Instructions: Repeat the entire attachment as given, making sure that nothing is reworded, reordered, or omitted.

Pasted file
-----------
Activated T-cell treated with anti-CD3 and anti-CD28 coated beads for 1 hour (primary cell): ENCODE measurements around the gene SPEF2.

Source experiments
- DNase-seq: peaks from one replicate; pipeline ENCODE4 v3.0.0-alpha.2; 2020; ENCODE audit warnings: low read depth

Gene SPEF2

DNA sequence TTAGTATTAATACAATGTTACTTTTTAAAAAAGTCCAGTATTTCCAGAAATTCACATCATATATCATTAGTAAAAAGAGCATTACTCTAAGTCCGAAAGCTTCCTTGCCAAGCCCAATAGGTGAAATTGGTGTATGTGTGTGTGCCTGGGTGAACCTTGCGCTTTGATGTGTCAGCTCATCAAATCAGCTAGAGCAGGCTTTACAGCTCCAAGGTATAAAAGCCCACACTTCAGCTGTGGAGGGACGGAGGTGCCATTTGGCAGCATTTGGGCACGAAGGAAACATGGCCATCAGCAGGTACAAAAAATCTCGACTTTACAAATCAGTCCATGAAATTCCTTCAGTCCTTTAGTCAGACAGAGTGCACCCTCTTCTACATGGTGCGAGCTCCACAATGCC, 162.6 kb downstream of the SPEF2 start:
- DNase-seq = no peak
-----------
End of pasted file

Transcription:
Activated T-cell treated with anti-CD3 and anti-CD28 coated beads for 1 hour (primary cell): ENCODE measurements around the gene SPEF2.

Source experiments
- DNase-seq: peaks from one replicate; pipeline ENCODE4 v3.0.0-alpha.2; 2020; ENCODE audit warnings: low read depth

Gene SPEF2

DNA sequence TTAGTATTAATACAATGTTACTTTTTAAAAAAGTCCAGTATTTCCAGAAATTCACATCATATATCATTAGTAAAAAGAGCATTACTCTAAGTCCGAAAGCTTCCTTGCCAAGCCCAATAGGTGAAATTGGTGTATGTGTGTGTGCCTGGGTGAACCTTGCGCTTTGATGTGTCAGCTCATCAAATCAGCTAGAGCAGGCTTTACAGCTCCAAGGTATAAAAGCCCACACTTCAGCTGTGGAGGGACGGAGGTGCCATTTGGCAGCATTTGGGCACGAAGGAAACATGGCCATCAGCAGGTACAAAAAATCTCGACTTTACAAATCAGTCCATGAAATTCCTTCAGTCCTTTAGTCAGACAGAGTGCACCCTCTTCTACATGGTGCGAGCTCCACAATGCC, 162.6 kb downstream of the SPEF2 start:
- DNase-seq = no peak